New Restrictions Proposed for Burial at Arlington
The Army is proposing dramatic new restrictions to the eligibility criteria for burial at Arlington National Cemetery in Virginia.
If approved, the new criteria would tightly limit the number of service members eligible for below-ground interment at the cemetery and restrict even farther those who would qualify for above-ground inurnment.
The fiscal 2019 National Defense Authorization Act directed the Army secretary to establish revised eligibility criteria to keep the cemetery functioning as an active burial ground “well into the future,” the Army said in a Sept. 25 statement.
“Arlington National Cemetery is a national shrine for all Americans, but especially those who have served our great nation,” said acting Army Secretary Ryan McCarthy in a statement. “We must ensure it can honor those we have lost for many years to come.”
The cemetery just outside Washington, D.C., one of America’s most hallowed grounds, is running out of room, and there have been several initiatives to try to preserve space for the future, including expansion projects and proposals to tighten eligibility requirements for burial there.
During fiscal 2018, about 6,500 service members, veterans and eligible family members were buried at Arlington National Cemetery.
The proposed changes come after more than two and a half years of deliberation, public outreach and surveys, including feedback from veterans and military service organizations, according to the Army.
If no changes are made, the cemetery will be closed to new interments by the mid-2050s, the Army said.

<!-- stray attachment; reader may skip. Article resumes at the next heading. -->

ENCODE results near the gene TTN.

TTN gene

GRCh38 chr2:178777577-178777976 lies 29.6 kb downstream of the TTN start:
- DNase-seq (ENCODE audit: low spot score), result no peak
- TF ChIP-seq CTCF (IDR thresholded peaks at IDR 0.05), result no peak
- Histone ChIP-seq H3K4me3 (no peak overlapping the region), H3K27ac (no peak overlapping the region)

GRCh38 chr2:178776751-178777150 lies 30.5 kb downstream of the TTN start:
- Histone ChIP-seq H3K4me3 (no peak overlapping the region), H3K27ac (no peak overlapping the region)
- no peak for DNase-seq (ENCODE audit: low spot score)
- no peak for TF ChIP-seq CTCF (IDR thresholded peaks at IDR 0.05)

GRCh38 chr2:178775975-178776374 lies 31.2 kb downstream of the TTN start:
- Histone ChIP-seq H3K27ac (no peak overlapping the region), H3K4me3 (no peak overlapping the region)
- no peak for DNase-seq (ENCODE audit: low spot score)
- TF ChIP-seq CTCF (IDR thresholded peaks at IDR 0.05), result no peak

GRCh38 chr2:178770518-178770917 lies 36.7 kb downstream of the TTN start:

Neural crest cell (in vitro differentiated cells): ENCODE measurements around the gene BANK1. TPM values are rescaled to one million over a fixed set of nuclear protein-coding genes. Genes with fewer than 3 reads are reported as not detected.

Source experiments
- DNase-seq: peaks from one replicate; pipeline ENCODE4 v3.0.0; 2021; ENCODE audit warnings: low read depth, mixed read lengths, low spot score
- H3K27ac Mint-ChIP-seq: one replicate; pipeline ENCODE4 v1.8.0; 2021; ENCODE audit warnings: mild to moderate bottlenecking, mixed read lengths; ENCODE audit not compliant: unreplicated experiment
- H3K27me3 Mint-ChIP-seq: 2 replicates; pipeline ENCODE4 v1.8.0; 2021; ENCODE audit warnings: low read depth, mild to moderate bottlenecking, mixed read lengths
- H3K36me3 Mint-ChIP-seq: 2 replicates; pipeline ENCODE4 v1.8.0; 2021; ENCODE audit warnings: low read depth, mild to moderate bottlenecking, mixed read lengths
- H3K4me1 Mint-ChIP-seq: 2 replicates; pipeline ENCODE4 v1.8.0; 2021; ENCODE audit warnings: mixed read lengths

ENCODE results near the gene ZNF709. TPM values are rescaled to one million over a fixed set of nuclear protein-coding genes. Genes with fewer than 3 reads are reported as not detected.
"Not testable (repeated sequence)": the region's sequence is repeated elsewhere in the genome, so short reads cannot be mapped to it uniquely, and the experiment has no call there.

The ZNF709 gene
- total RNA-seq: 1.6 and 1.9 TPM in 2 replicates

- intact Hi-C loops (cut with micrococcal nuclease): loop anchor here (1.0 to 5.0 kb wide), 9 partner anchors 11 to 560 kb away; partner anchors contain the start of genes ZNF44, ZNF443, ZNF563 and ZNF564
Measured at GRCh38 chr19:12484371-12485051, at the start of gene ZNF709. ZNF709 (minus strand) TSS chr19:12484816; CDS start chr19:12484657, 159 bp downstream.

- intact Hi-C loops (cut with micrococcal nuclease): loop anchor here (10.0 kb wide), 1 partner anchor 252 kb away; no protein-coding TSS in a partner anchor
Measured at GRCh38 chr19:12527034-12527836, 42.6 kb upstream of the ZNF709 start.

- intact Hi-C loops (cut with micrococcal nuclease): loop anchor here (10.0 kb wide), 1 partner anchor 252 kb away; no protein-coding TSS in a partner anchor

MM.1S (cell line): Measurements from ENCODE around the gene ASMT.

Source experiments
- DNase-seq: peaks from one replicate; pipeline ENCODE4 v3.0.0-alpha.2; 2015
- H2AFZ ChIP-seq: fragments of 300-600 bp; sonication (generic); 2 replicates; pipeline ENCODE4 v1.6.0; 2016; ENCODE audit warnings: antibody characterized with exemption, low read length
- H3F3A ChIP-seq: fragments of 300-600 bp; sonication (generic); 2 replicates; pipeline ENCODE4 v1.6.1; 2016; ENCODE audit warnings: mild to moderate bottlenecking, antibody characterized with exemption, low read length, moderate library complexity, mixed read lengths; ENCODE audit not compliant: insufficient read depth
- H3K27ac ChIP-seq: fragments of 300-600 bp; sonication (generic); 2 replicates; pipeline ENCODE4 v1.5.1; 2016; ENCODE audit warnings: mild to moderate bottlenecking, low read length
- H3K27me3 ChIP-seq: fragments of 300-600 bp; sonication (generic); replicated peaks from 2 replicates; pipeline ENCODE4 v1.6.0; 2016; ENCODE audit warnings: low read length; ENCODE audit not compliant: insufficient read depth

The proposal directs the cemetery to preserve 1,000 gravesites for current and future Medal of Honor recipients.
It also would restrict below-ground interment for service members who are killed in action, recipients of the Silver Star or above who also served in combat, Purple Heart recipients, combat-related service deaths while conducting uniquely military activities, former prisoners of war, presidents and vice presidents of the United States, and veterans with combat service who also served out of uniform as a government official and made significant contributions to the nation’s security at the highest levels of public service.
Above-ground inurnment in vaults would be reserved for World War II-era veterans, to include legislated active-duty designees; retirees from the armed forces who are eligible for retired pay but are not otherwise eligible for interment; veterans who have served at least two years on active duty and who have served in combat; and veterans without combat service who also served out of uniform as a government official and made significant contributions to the nation’s security at the highest levels of public service.
The Army is now seeking public comment in accordance with the federal government’s public rulemaking process, which includes soliciting public feedback to the proposed changes.
For more information, visit https://www.arlingtoncemetery.mil/